Wednesday, October 31, 2012

Early intervention alters brain activity in children with autism

From Medical News Today (10/26):

The Early Start Denver Model early-intervention program for children with autism can help normalize brain activity, improve language and soc

ial skills, and enhance cognitive thinking, a study in the Journal of the American Academy of Child & Adolescent Psychiatry found. The program combines developmental, play-based and relationship-based methods and training techniques.

Wednesday, October 24, 2012

Many babies at risk of development delays don't get early intervention

From Reuters (5/22):

Thirty-six percent of 118 children in California who failed the standardized developmental test and had no previous early intervention did not receive a referral during an initial follow-up visit at ages 4 months to 8 months, a study in Pediatrics found. Researchers said the numbers were similar at the second follow-up visit. Budget cuts to the state's early intervention services and stricter eligibility criteria might explain the low referral rate for such services, they said.

Monday, October 22, 2012

Disney clothing set recalled over high lead content

From (10/16):

An estimated 6,200 of Children's Apparel Network's Disney fleece hoodie and t-shirt sets sold at Target were recalled due to excessive lead levels found on the ...
coating of the zippers, the U.S. Consumer Product Safety Commission announced on Tuesday. No incidents have been reported.

Thursday, October 18, 2012


Please note: We still do not recommend this vaccine and this study only shows the side effects in the acute situation, not long term.

From Reuters (10/1):
HPV vaccine Gardasil safe for teens, young women

A study involving almost 190,000

girls and women ages 9 to 26 found no new safety concerns with Merck & Co.'s human papillomavirus vaccine Gardasil. Fainting and rare cases of skin infections, the only observed side effects, were expected and benign, according to researchers. The findings appear in the Archives of Pediatrics & Adolescent Medicine.

Wednesday, October 17, 2012

Adenotonsillectomy resolves bed-wetting in some children

From Family Practice News (10/4):

A study of 35 children diagnosed with obstructive sleep apnea and bed-wetting showed 51% had reductions in bed-wetting following adenoidectomy, ton

sillectomy or adenotonsillectomy, according to a study presented at the American Academy for Otolaryngology -- Head and Neck Surgery Foundation meeting. Researchers also found that girls had a fivefold greater chance of having their bed-wetting resolved than boys following the procedure.

Monday, October 15, 2012

Prenatal fish intake, mercury exposure tied to ADHD risk

From Reuters (10/8):

Maternal consumption of at least two fish servings a week was linked to a 60% lower risk of their children developing some attention-deficit/hyperactivity diso

rder symptoms, according to a study in the Archives of Pediatrics & Adolescent Medicine. However, higher mercury hair levels from mothers taken after delivery was associated with about a 60% greater likelihood of hyperactivity, inattentiveness and impulsivity in their children at about age 8.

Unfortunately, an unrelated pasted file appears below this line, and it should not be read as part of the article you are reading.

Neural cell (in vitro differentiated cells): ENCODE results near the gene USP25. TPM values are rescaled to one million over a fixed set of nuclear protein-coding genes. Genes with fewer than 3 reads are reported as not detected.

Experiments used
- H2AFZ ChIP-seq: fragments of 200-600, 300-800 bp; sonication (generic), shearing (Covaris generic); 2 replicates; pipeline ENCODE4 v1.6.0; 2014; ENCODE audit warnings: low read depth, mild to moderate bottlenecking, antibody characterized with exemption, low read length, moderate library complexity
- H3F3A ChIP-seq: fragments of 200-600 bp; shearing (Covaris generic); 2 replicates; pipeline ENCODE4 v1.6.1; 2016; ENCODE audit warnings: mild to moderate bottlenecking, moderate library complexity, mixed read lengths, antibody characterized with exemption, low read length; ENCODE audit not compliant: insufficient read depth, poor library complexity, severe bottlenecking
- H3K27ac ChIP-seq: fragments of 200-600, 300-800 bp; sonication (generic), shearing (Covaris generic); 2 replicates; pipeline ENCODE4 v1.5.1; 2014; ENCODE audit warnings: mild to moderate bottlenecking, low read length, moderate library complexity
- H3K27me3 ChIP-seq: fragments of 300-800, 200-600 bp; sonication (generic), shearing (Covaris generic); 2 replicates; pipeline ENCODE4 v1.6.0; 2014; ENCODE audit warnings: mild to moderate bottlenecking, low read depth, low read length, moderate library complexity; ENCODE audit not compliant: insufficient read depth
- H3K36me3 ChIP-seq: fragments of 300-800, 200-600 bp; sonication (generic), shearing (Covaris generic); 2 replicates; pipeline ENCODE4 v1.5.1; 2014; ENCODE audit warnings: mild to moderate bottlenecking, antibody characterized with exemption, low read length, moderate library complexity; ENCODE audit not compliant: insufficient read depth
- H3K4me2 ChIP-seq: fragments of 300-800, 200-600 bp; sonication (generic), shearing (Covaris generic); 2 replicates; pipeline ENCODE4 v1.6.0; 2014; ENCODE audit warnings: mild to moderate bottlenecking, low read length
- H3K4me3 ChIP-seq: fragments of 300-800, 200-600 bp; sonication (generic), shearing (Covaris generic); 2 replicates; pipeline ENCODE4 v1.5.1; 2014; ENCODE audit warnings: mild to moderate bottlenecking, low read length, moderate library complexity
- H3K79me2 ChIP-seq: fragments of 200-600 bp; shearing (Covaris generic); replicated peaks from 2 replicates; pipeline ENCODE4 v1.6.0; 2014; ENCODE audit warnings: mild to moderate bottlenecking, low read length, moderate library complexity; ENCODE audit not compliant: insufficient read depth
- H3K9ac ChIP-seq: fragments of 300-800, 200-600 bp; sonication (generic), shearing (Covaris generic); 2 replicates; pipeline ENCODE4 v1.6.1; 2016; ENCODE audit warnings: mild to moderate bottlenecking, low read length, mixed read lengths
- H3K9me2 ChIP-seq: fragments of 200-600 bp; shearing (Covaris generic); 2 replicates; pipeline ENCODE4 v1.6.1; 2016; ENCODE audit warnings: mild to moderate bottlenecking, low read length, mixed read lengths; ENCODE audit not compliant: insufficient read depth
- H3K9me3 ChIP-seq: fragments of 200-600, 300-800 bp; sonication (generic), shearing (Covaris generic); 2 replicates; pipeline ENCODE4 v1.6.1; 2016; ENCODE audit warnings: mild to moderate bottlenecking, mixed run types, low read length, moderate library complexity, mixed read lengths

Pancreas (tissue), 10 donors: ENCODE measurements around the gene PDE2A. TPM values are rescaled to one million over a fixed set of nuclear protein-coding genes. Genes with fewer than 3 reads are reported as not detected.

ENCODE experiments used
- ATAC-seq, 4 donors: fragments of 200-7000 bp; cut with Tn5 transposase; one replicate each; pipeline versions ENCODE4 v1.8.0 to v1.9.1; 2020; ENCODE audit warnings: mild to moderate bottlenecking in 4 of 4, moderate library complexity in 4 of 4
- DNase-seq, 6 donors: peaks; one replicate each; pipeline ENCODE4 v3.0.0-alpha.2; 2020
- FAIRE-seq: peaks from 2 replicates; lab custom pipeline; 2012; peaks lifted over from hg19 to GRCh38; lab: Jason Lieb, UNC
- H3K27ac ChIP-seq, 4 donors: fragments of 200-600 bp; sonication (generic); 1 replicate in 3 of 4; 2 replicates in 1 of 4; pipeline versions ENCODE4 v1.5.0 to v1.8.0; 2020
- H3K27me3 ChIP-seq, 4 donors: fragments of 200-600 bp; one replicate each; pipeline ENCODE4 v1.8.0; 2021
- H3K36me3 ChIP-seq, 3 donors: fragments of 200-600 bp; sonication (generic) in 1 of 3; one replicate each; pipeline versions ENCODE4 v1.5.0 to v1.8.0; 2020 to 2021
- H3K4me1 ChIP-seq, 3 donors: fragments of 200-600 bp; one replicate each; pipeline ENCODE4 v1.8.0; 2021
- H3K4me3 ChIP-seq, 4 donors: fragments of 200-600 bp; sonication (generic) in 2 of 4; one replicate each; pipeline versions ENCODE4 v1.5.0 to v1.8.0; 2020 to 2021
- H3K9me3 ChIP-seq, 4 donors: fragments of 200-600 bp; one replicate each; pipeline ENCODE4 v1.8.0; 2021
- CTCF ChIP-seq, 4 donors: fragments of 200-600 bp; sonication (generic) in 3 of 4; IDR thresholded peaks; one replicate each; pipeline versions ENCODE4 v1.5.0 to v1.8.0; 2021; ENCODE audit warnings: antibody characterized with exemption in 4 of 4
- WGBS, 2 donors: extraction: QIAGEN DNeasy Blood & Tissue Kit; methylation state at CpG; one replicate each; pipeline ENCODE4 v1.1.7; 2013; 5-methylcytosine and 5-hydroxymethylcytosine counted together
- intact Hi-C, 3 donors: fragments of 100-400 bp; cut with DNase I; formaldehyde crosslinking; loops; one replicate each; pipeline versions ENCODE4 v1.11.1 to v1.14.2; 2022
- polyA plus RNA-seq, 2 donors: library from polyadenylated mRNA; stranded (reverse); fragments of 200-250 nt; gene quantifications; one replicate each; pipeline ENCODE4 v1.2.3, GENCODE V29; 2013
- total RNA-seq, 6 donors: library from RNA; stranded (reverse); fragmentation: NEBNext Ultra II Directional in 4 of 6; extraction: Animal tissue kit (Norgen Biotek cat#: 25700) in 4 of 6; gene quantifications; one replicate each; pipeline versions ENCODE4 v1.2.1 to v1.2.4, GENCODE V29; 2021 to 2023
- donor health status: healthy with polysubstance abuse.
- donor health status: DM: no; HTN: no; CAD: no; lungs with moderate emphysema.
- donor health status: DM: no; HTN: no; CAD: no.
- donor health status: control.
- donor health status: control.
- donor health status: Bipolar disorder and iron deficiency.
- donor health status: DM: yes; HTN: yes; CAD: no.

Tuesday, October 9, 2012

Tips on reducing your exposure to arsenic

As a follow up to an earlier post about high levels of Arsenic found in rice, the Environmental Working Group senior scientist Sonya Lunder and nutritionist Dawn Undurraga did what EWG does best: developed helpful tips so you can minimize h
ow much arsenic is in your - and your family's - diet.

Check out EWG's tips on reducing your exposure to arsenic.

From tips on choosing rice alternatives to reading labels, these easy-to-use tips will help you limit your arsenic exposures.

Wednesday, October 3, 2012

Gestational diabetes may raise ADHD risk in children

From News (9/11):

Maternal gestational diabetes and/or low socioeconomic status may increase a child's risk of attention-deficit/hyperactivity disorder, according to a study published in the Archives of Pediatrics & Adolescent Medicine. However, breast-feeding appeared to offer protective benefits against developing ADHD, researchers said.

Dr. O'Hara will be at ARI next week

Dr. O'Hara will be speaking at the Autism Research Institute (ARI) Conference in Orange County, CA next week

October 11th-12th Moderator, Clinician Level 2 Sessions
October 12th Clinician Seminar: PANDAS/PANS and Autism
October 12th Clinician Seminar: Complex Case Management

October 13th Parent Lecture: Getting the Most Out of Your Practitioner: Be Prepared.

For more information visit:

Tuesday, October 2, 2012

Antibiotic use linked to increased risk for IBD

From WebMD (9/24):

Children exposed to antibiotics before age 1 were at five times greater risk of developing inflammatory bowel disease compared with children not given antibiotics, according to a U.K. study in the journal Pediatrics. Researchers said that the more exposed that patients were to these drugs during childhood and adolescence, the higher the odds of having IBD.

Monday, October 1, 2012

Smoke exposure during pregnancy may affect brain development

From HealthDay News (9/19):

Prenatal exposure to cigarette smoke or secondhand smoke was linked to a greater likelihood of learning problems, obesity and attention-deficit/hyper

activity disorder, a Spanish study found. Researchers said that babies exposed to smoke while in the womb may be less able to block stimuli that can change their central nervous system. The findings appear in the journal Early Human Development.